The National Family Health Survey (NFHS) fifth edition confirmed signs of a demographic shift in India. For the first time since the NFHS began in 1992, women outnumbered men: there were 1,020 women for every 1,000 men in the most recent surveywhereas in the survey conducted in 2015-16, there were 991 women for every 1,000 men.
When Nobel laureate Amartya Sen coined the term "missing women" in 1990, India had 927 women for every 1,000 men. This suggests that the figures are improving.
The ratio was equal in NFHS-3, which was conducted in 2005-06; however, in NFHS-4, which was conducted in 2015-16, the ratio was reduced to 991:1000. According to reports, this is the first time the gender ratio has been skewed in favour of women in any NFHS or Census.
Arunachal Pradesh, Chandigarh, Chhattisgarh, Haryana, Jharkhand, Madhya Pradesh, NCT of Delhi, Odisha, Puducherry, Punjab, Rajasthan, Tamil Nadu, Uttar Pradesh, and Uttarakhand were among the states and union territories surveyed in this phase, according to a Health Ministry statement.
India is still on track to be the world's most populous country, with the United Nations Population Division projecting that the country's population will peak between 1.6 and 1.8 billion people between 2040 and 2050.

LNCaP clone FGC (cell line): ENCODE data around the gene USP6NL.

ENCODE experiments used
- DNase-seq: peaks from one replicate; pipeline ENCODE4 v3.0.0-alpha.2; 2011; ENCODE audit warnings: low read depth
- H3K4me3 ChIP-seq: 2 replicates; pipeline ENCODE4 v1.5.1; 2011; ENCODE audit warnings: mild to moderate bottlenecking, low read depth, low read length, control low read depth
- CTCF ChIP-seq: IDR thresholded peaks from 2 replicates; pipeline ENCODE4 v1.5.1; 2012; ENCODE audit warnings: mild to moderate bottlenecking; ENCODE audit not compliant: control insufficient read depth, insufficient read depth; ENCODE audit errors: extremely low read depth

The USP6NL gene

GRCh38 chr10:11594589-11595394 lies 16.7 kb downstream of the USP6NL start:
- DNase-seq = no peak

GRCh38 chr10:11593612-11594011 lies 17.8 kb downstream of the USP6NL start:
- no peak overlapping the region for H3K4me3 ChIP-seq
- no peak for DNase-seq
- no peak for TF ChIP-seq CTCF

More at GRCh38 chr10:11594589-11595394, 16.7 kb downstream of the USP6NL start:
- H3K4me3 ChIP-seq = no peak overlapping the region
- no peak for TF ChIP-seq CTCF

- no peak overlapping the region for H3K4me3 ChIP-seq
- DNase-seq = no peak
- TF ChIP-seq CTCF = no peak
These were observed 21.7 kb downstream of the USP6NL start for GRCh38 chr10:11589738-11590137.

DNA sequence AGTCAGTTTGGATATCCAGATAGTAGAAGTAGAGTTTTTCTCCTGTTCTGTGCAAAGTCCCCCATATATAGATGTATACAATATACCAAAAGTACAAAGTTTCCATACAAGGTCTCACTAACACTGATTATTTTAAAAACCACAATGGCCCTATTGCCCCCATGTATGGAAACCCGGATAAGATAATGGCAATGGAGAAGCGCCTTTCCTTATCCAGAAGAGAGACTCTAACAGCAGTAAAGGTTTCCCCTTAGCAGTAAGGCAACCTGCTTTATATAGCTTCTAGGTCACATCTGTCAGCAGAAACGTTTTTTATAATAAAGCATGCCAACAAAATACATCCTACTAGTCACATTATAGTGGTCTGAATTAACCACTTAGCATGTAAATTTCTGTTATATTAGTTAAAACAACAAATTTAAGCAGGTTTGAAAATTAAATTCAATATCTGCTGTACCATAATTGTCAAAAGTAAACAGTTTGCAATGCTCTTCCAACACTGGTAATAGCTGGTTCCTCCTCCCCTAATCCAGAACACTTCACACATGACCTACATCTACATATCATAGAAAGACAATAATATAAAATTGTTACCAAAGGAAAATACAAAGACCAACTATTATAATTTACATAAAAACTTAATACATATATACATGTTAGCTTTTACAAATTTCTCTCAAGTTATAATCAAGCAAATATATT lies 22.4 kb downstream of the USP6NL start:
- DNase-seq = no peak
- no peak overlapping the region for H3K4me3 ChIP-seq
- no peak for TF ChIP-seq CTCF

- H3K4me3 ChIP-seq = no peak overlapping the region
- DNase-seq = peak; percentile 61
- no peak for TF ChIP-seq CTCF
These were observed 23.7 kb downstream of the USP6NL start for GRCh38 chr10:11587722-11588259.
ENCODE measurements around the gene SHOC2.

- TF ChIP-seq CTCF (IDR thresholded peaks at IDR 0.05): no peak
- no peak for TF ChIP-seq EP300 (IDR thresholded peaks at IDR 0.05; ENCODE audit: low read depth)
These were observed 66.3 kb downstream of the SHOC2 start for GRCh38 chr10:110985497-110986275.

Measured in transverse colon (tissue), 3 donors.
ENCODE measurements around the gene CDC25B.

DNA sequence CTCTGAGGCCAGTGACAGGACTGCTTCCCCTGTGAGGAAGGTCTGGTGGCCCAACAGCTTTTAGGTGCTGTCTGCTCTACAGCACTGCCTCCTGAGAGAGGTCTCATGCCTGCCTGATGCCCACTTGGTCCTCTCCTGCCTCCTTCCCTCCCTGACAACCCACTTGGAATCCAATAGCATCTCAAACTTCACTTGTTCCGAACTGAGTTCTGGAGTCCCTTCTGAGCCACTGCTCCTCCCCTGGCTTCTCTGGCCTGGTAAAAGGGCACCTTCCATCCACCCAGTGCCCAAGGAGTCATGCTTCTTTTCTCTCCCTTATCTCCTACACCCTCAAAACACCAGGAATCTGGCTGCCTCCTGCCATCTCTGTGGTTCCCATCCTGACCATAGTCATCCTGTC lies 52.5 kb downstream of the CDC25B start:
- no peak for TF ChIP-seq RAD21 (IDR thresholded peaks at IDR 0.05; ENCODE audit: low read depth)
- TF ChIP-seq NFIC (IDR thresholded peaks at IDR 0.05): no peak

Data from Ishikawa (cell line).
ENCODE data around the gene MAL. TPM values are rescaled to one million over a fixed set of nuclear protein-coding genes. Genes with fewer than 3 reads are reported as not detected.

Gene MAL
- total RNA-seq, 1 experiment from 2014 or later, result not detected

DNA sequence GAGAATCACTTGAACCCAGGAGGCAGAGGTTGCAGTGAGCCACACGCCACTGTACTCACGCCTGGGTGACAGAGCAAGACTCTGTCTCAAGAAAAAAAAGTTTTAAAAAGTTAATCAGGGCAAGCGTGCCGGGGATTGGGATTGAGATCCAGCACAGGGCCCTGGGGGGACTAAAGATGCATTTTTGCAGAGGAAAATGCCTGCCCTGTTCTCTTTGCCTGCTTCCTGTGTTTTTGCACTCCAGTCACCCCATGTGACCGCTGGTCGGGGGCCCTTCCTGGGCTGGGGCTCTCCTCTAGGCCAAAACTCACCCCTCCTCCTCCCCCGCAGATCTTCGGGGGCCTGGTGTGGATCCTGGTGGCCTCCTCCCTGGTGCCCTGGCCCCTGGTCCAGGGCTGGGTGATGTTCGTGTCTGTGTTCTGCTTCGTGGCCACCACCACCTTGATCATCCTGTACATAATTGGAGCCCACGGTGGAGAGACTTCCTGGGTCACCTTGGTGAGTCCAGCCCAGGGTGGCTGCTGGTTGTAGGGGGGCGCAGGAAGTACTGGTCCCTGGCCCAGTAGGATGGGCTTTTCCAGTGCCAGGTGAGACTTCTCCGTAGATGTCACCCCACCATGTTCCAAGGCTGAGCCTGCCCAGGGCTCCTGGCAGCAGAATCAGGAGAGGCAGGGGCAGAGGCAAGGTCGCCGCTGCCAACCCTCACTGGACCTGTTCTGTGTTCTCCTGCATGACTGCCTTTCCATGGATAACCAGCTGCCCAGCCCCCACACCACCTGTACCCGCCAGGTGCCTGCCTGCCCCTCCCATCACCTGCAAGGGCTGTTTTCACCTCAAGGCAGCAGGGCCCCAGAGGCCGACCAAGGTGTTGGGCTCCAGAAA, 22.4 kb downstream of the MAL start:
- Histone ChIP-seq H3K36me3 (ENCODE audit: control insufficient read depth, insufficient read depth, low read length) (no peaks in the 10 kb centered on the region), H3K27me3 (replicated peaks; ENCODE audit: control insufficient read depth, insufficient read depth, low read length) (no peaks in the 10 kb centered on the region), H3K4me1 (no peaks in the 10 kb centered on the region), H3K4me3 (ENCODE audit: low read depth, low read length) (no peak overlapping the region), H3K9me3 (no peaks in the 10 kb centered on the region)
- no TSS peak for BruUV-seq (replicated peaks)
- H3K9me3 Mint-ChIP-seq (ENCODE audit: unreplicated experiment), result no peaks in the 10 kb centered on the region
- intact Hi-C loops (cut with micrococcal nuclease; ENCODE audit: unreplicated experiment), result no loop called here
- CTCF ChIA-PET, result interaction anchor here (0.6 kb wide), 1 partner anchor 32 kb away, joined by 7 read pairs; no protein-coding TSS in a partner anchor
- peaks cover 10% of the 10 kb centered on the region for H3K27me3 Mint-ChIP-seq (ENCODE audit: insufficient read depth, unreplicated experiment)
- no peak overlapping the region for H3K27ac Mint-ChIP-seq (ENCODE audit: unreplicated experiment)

According to a government report released last year, India will overtake China as the world's most populous country around 2031, nearly a decade later than the United Nations' estimates of 2022.
In December 2020, the results of phase one of the NFHS-5 for 22 states and UTs were released.
According to the findings, child nutrition indicators improved slightly across the country, with stunting falling from 38% to 36%, wasting falling from 21% to 19%, and underweight falling from 36% to 32%.